From Bilateralism to Multilateralism
Since foreign trade is regarded as vehicle of economic growth for developing and LDC countries, Bangladesh has adopted liberalized trade policy in 1980s and free trade boosted momentum during 1990s. Though the country has many success stories in international trade market, nevertheless huge negative trade balance is still a matter of great concern. However, it has always been in deficit over the last years and unfortunately the trade imbalance with India is not only unsatisfactory but also highly frustrating.
Jute is an emerging billionaire domestic industry in Bangladesh. It is such a growing area where she has high potentials of encountering India to minimize negative trade deficit. In the fiscal year 2015-16, about 29.46% of our total export earnings from India accounted for Jute and Jute Goods. This progress has been stumbled drastically after New Delhi imposed anti-dumping duties from 5-30% over Jute products originated from Bangladesh on 5th January 2017. This measure is causing the destabilization of $ 1 billion jute export market and it led half million of job including growers at stake. According to the latest data of the Export Promotion Bureau, Export earnings from jute and jute goods slipped to $55.81 million in July-December of FY18 from $106.54 million in the same period of FY17.
To combat this trade restrictive measure imposed by our neighboring country, the high official of the government of Bangladesh including primer requested the government of India to rethink the issue of anti-dumping duties on Jute. Two countries engaged in bilateral negotiation to settle the issue but disgracefully that brought nothing for Bangladesh. The Indian counterpart vehemently disregarded the longstanding and deepening bilateral friendly relationship with the motto of safeguarding the interest of their domestic industry closing the door for Bangladeshi jute products. In genuine, India signals that trade interest for them stands over bilateral relationship.
This is not a new trade barrier that Bangladesh is contesting in Indian domestic market. Whenever export from Bangladesh comes in competition with Indian domestic industry, they become adamant to stop the rise of imports from Bangladesh blaming that Bangladeshi products have been dumped in their market causing material injury to the like products of their local industries.
Very recently India has become set to apply anti-dumping duties on fishing nets and hydrogen-peroxide originated from Bangladesh. Last month, the Director General of Anti-Dumping and Allied Duties (DGAD) published final determination report recommending $2.69 anti-dumping duty per kg fishing net produced or exported from Bangladesh in Indian market.
Bangladesh has the long four year failed trade negotiating experience with India from 2001-04, when India for the first time imposed anti-dumping duty on lead acid battery exported from Bangladesh. Initially Bangladesh gave priority over bilateral negotiation to solve the trade dispute amicably, where the country finds itself in a highly unequal position that does not produce a fair outcome. The country lacks adequate legal capacity and skill in trade negotiation since it largely depends upon professional aptitude of parties. The statement of former US ambassador Dan W Mozena after the GSP suspension also urged the need of shifting approach from bilateralism to multilateralism. He stated that “if I were a Bangladeshi I would have made strong legal arguments in trade negotiations and this is not a rocket science rather it is simple and you have experts and money and you have to have mechanism to deal with your problems”.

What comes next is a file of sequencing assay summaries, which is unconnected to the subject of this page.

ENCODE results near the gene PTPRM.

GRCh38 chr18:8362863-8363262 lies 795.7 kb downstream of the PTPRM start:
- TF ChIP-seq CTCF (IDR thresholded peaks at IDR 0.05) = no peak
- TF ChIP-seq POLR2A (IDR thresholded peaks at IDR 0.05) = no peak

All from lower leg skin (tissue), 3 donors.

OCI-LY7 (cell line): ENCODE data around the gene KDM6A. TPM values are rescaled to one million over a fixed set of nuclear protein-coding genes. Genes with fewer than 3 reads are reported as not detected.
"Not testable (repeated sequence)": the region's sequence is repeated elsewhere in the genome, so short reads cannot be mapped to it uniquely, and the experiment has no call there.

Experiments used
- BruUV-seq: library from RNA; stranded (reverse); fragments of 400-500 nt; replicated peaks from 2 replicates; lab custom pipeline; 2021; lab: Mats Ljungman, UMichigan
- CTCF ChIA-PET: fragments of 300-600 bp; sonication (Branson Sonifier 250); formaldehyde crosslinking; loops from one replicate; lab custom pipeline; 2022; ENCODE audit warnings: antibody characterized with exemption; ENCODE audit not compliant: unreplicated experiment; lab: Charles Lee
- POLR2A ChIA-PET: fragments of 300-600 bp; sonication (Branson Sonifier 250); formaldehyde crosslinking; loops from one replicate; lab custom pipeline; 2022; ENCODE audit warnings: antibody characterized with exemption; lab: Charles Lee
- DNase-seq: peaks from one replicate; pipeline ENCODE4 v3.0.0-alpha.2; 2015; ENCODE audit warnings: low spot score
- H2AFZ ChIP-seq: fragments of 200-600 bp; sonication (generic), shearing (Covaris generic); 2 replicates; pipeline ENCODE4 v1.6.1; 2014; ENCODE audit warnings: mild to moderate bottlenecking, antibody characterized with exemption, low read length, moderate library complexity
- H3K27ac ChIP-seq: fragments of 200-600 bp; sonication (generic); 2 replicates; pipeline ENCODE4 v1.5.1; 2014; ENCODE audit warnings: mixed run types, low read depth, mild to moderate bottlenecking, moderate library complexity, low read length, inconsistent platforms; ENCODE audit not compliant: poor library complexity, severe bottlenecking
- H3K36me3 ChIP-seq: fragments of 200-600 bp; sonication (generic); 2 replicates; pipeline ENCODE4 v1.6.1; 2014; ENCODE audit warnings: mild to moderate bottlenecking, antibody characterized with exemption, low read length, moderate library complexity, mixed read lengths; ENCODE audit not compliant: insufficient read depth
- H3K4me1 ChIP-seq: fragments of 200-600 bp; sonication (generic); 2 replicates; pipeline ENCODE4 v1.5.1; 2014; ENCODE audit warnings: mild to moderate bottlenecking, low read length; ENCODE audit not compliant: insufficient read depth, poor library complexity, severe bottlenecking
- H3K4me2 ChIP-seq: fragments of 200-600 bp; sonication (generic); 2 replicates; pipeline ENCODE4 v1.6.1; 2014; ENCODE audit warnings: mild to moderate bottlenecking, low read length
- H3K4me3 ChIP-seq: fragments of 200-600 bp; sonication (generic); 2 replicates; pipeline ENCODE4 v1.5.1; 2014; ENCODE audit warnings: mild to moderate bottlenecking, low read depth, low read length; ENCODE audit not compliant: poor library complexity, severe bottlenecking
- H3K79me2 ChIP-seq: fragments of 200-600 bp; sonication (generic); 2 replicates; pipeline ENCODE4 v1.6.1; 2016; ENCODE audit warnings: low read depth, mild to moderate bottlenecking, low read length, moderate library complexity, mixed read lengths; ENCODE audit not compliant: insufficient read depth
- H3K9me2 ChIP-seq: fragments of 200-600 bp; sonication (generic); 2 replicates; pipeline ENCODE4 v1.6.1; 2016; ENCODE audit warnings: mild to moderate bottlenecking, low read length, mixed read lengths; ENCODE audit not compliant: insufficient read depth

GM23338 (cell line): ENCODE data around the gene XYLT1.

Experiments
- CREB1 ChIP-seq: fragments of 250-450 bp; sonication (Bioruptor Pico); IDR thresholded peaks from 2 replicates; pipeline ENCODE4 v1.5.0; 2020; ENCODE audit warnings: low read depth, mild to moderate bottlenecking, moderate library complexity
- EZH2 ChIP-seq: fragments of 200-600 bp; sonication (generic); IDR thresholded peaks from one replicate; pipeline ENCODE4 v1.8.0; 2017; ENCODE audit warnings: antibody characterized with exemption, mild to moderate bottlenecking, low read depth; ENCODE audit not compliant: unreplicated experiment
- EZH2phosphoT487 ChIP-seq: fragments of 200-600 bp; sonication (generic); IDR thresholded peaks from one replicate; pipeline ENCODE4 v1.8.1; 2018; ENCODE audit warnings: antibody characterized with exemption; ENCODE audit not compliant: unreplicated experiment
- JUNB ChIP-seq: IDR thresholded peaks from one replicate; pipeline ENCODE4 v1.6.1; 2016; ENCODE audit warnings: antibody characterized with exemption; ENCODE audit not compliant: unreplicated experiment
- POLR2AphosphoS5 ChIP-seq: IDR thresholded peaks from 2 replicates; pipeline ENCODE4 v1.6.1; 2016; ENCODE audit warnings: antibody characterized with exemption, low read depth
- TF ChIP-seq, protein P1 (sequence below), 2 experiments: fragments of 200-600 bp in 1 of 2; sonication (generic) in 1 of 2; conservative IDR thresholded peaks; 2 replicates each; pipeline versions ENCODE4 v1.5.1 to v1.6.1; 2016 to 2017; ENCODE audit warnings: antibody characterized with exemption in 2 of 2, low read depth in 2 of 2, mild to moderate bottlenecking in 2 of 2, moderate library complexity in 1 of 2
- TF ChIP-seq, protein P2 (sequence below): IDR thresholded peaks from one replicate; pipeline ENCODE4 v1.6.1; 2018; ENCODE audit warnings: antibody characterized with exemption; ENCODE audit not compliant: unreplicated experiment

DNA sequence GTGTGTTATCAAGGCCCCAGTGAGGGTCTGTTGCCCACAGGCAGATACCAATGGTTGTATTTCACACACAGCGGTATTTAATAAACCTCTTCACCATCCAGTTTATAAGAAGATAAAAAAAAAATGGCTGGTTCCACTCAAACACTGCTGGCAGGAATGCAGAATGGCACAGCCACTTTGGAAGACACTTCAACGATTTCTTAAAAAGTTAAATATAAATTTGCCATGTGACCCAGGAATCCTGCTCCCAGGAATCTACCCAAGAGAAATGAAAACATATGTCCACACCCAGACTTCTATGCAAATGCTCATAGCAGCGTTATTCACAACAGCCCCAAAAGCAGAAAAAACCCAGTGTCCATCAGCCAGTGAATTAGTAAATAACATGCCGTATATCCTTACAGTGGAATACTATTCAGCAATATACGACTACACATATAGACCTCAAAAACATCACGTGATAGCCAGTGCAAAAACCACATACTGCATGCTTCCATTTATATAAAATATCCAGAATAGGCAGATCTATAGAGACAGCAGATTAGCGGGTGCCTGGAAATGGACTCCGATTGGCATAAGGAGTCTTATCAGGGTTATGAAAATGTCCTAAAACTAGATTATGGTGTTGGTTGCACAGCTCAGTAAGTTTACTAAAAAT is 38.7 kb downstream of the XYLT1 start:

In spite of adopting all possible bilateral efforts to solve trade disputes with India and USA, the country abundantly failed therefore, Bangladesh needs to focus more on WTO legal issues and she should refer trade disputes before WTO multilateral forums where experts and observers from other countries get involved and that tilt the balance towards a more level playing field. Though the country took the advantage of WTO multilateralism in 2004 compelling India to withdraw anti-dumping duties on batteries, nonetheless she seems to be more reluctant in litigating trade issues before WTO forum.
Two possible factors could possibly prevent Bangladesh from not preferring multilateralism over bilateral negotiation. First, the culture on non-litigiousness with the mindset that litigation causes irreparable harm to the bilateral relationship and it is a kind of unfriendly behavior and damaging of foreign relationship. Second, a political power theory postulates that it is the external considerations of political power that affect a country’s decision on whether or not to escalate a dispute. Proponents suggest that a less powerful counterpart would be slow in bringing a dispute against more powerful counterpart for the fear that the defendant may consider such a move to be hostile, attracting retaliation through trade, foreign aid or other areas of international relations (Andrew Guzman and Beth Simmons).
These theories and myths were not strong enough to prevent South Korea from bringing US before WTO for more than ten times though the country relies heavily on USA for its security arrangements. Likewise, even though the US military is a major contributor to Japan’s military as well, the latter has not been afraid of USA to escalate disputes before multilateral forum for about eight times.
Now question arises how many more years Bangladesh will take to shift her approach from negotiation to litigation? Didn’t she learn anything from past failures and also from blatant WTO jurisprudence? Isn’t the high time for Bangladesh to escalate all current trade disputes with neighboring countries before WTO? Let’s make our domestic industries shine globally!!!